Urinary Bladder Cancer

Urinary Bladder Cancer


The urinary bladder is a part of our urinary system that stores urine before we urinate. It is a hollow, muscular organ that can stretch and shrink depending on how much urine it contains. The bladder is located in the lower abdomen, behind the pubic bone. It has four parts: the dome, the base, the body and the neck. The neck connects to the urethra, which is the tube that carries urine out of the body. Urine is produced in kidneys and through tubes called ureter it travels to urinary bladder.  The bladder can hold about 500 to 700 mL of urine, but we usually feel the urge to urinate when it reaches about half of its capacity

Urinary bladder cancer is a type of cancer that starts in the cells that line the inside of the bladder.

Kidney, Ureter, Urinary Bladder
  • Urothelial Carcinoma: 90% of urinary bladder cancers. Urothelial Carcinoma also occurs in renal pelvis, ureter and urethra.
  • Squamous Cell Ca: 5%. This type is also associated with schistosoma haematobium infection.
  • Adenocarcinoma: arise in the embryonal remnant of the urachus on or above the bladder dome.
  • Undifferentiated
Risk Factors
  • urinary bladder cancer risksAge: More common beyond 50 years
  • More common in males than females
  • Tobacco: most common risk factor.Continued tobacco smoking is also associated with more disease recurrence and worse disease biology.
  • Occupation exposures: paint, dye, metal, lether and petroleum industry.
  • Environmental exposure: diesel engine exhaust, water contamination with arsenic
  • Drugs like cyclophosphamide, pioglitazone
  • Radiation exposure
  • Chronic Irritation: infection with Schistosoma haematobium, chronic urinary catheters
  • Genetic Cancer Syndromes: Lynch syndrome (hereditary non-polyposis colorectal cancer, or HNPCC) 

* Avoiding smoking and protective measure at industrial exposure reduce 70% risk of urinary bladder cancer.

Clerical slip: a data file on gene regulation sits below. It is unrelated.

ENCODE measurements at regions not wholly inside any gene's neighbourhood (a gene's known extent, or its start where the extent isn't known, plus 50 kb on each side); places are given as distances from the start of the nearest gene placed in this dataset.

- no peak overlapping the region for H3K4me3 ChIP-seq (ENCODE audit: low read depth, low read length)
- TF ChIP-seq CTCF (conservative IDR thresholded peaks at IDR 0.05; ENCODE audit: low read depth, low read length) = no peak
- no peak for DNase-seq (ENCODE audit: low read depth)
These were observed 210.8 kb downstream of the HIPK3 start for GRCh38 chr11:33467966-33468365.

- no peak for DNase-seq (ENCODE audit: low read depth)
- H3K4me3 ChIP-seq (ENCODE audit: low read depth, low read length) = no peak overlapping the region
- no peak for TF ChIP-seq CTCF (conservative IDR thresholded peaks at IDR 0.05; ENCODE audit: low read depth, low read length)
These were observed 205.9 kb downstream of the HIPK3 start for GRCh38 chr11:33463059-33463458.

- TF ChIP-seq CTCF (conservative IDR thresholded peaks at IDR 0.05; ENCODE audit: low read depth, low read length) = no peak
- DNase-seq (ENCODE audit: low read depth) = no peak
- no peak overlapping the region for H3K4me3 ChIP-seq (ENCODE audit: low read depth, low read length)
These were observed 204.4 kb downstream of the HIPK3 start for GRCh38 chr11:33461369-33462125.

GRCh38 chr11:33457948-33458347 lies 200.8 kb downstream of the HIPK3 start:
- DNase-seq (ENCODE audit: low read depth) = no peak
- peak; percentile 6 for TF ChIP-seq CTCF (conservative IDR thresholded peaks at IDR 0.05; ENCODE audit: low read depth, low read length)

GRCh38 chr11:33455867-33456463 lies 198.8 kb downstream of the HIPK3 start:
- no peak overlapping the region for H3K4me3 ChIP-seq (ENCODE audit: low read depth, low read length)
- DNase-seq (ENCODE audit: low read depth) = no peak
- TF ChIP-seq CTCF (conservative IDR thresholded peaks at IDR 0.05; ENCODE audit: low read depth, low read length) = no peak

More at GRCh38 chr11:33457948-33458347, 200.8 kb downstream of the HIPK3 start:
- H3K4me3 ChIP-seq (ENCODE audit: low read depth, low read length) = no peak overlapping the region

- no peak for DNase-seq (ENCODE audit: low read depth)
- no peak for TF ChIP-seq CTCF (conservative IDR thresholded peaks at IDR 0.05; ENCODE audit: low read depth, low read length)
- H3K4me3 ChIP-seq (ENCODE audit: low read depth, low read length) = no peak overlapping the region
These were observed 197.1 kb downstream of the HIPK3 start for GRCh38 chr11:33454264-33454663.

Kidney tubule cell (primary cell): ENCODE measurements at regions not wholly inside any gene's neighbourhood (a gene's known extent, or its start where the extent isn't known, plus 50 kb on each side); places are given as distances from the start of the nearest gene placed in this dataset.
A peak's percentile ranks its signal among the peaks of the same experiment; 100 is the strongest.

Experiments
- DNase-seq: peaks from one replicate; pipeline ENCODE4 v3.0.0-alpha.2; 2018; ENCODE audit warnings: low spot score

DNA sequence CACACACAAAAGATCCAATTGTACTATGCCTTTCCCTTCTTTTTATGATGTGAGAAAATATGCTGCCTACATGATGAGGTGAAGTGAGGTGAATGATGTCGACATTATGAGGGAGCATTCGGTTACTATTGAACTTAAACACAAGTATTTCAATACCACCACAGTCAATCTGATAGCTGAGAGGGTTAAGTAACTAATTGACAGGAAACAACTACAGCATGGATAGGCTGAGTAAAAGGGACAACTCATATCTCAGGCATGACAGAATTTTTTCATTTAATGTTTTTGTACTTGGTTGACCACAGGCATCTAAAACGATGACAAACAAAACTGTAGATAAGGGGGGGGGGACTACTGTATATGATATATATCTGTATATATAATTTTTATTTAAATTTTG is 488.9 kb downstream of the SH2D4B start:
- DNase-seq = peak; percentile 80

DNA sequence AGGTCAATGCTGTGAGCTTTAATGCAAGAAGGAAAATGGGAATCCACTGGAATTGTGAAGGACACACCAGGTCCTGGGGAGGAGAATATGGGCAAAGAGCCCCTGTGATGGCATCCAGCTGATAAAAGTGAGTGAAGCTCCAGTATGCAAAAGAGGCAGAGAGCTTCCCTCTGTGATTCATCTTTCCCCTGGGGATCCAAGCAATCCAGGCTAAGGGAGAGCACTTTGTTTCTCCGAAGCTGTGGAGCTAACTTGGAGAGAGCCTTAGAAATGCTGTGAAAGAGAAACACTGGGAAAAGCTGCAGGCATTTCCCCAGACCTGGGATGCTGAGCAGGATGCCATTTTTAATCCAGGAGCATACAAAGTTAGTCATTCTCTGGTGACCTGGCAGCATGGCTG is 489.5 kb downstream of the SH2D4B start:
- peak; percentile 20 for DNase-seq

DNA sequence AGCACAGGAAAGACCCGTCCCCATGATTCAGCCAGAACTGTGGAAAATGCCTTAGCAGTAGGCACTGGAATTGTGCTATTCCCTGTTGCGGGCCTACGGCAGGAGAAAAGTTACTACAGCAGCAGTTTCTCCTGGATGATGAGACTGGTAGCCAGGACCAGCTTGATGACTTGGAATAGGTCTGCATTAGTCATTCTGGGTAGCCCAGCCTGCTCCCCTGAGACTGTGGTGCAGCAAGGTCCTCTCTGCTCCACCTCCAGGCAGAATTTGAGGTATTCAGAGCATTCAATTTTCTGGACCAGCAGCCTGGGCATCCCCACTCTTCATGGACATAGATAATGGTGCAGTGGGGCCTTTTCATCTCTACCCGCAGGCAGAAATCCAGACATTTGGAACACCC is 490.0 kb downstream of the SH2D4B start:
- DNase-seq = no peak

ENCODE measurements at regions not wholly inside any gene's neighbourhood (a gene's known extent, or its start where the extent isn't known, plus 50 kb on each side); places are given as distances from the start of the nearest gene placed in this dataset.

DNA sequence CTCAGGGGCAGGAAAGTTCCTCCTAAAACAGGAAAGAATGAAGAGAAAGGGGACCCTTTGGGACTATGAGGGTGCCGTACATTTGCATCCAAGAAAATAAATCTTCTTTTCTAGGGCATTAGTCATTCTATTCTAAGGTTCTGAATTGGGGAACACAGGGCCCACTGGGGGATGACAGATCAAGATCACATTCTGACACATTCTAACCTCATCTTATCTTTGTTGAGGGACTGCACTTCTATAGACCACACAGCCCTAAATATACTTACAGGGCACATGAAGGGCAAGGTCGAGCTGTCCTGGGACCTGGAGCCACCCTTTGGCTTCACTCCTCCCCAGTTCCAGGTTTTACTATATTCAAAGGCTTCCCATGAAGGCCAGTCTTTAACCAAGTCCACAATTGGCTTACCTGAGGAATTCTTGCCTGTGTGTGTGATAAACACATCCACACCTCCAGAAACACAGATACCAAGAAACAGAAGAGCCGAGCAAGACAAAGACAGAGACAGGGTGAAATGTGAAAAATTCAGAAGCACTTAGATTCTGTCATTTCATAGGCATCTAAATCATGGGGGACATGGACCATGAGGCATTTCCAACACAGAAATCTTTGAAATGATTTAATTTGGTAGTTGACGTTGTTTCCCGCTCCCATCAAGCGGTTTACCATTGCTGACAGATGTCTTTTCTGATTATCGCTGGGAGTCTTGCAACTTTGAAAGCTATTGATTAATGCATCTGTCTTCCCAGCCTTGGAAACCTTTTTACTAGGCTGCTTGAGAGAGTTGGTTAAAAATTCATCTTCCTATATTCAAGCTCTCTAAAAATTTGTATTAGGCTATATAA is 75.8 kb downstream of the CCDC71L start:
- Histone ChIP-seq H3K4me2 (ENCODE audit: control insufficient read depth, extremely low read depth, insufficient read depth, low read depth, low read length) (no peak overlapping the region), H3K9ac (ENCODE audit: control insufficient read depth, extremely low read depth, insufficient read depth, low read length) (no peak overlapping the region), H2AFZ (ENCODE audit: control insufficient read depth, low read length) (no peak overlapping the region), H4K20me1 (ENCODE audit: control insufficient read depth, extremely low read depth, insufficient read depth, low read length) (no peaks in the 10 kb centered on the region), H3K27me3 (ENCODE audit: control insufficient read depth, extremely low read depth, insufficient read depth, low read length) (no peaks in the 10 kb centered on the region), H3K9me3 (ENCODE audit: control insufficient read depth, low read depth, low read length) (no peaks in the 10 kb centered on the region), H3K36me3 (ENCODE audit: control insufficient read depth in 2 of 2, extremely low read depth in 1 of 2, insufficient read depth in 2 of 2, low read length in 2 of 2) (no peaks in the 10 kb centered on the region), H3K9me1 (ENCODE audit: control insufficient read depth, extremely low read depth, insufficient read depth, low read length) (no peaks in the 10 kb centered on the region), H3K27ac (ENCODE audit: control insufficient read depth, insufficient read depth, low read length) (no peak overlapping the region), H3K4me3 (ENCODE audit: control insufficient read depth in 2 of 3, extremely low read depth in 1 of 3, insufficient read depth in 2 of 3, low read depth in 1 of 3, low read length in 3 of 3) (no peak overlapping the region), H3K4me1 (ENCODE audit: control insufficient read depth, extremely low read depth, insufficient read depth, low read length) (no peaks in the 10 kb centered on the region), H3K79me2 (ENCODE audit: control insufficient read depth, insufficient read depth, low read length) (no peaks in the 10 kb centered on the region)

Screening for Colorectal Cancer:
  • Screening not advised routinely.
  • Industrial companies that use dyes, chemicals, and rubber products should explain the risks of prolonged exposure. Workers should be tested periodically with urinary cytology and urine routine examination. They should wear protective masks during working hours.
Alarmimg Signs and Symptoms of Urinary Bladder Cancer
Painless Blood in Urine

bladder cancer imagesSymptoms of Urinary Bladder Cancer

Pain or Burning in urine

Symptoms of Urinary Bladder cancer

Forceful urination

Symptoms of Urinary Bladder cancer

Pain Lower Abdomen

Symptoms of Urinary Bladder cancer

Frequent feel but fail to pass urine

Symptoms of Urinary Bladder cancer

Weight Loss

Symptoms of Urinary Bladder cancer

Investigations for diagnosis of urinary bladder cancer
  • Urinary tumor markers: Most commonly urinary cytology. It has low sensitivity.
  • Cystoscopy: Flexible or rigid thin scope is inserted through urethra to check inside urinary bladder.

Cystoscopy to diagnose urinary bladder cancer

  • CT urography: New Gold standard for urinary tract imaging for checking bladder tumor and synchronous tumors in other locations.
  • Transurethral Resection of Bladder Tumor (TURBT): Should include muscle layer & urethral biopsy.Transurethral resection of Bladder Tumor

  • Repeat TURBT:  AUA guidelines on NMIBC – for all patients with high-risk bladder cancer within 6 weeks of the initial TURBT

  • CT Scan/ PET CECT for MIBC staging.

Stages of urinary bladder cancer are broadly classified into:

Cancer limited only to superficial layer of urinary bladder. Two third cases of bladder cancer are usually superficial.

Cancer spread inside deep muscle layer of urinary bladder but remain confined to urinary bladder.

Cancer spread beyound urinary bladder to other organs like liver, lung etc.

Treatment of Urinary Bladder Cancer

Non Muscle Invasive Bladder Cancer Treatment

Non muscle invasive bladder cancer is more common than muscle invasive bladder cancer, and it usually has a better prognosis. However, it can recur or progress to muscle invasive bladder cancer over time, so it requires careful monitoring and treatment. 

  • Transurethral resection of bladder tumor (TURBT): This is a surgical procedure that involves inserting a thin tube called a cystoscope through the urethra into the bladder. The cystoscope has a small camera and a wire loop that can cut or burn away the tumor. TURBT is usually done under general or spinal anesthesia, and it can remove most or all of the visible tumor. TURBT is often the first treatment for non muscle invasive bladder cancer, and it may be repeated if new tumors appear.